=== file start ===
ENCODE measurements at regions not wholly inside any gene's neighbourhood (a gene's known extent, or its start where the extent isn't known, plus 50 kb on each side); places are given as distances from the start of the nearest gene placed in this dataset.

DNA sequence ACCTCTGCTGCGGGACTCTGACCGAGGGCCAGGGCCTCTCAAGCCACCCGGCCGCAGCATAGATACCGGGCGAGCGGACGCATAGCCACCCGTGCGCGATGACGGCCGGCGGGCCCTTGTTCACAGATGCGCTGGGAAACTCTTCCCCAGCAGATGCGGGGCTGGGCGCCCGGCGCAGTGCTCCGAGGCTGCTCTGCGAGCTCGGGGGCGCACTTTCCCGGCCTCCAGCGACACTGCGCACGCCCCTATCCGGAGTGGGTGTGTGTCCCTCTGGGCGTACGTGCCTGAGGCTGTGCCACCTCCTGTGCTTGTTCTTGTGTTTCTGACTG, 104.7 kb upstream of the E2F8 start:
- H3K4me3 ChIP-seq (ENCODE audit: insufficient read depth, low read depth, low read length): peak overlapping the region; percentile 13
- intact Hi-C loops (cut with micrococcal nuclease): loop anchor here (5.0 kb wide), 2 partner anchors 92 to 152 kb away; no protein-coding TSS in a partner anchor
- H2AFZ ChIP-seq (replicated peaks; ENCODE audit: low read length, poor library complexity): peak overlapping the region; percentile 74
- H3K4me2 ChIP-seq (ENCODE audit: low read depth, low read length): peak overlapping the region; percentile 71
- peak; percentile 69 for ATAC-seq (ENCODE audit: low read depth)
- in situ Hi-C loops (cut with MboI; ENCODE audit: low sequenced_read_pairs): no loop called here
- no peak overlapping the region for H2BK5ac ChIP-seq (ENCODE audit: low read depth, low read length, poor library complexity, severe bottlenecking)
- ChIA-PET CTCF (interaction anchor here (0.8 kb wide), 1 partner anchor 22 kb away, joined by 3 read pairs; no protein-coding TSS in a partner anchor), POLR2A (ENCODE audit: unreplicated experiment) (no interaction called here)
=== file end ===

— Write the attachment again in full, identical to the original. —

ENCODE measurements at regions not wholly inside any gene's neighbourhood (a gene's known extent, or its start where the extent isn't known, plus 50 kb on each side); places are given as distances from the start of the nearest gene placed in this dataset.

DNA sequence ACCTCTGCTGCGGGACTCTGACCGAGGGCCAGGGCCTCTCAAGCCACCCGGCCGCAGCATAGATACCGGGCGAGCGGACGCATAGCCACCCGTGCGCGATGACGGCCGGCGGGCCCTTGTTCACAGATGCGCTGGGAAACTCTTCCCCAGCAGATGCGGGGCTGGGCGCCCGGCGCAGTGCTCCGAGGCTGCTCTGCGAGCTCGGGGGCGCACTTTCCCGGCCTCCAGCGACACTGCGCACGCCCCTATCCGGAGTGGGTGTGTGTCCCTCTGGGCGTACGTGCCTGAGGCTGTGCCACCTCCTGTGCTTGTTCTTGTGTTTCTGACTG, 104.7 kb upstream of the E2F8 start:
- H3K4me3 ChIP-seq (ENCODE audit: insufficient read depth, low read depth, low read length): peak overlapping the region; percentile 13
- intact Hi-C loops (cut with micrococcal nuclease): loop anchor here (5.0 kb wide), 2 partner anchors 92 to 152 kb away; no protein-coding TSS in a partner anchor
- H2AFZ ChIP-seq (replicated peaks; ENCODE audit: low read length, poor library complexity): peak overlapping the region; percentile 74
- H3K4me2 ChIP-seq (ENCODE audit: low read depth, low read length): peak overlapping the region; percentile 71
- peak; percentile 69 for ATAC-seq (ENCODE audit: low read depth)
- in situ Hi-C loops (cut with MboI; ENCODE audit: low sequenced_read_pairs): no loop called here
- no peak overlapping the region for H2BK5ac ChIP-seq (ENCODE audit: low read depth, low read length, poor library complexity, severe bottlenecking)
- ChIA-PET CTCF (interaction anchor here (0.8 kb wide), 1 partner anchor 22 kb away, joined by 3 read pairs; no protein-coding TSS in a partner anchor), POLR2A (ENCODE audit: unreplicated experiment) (no interaction called here)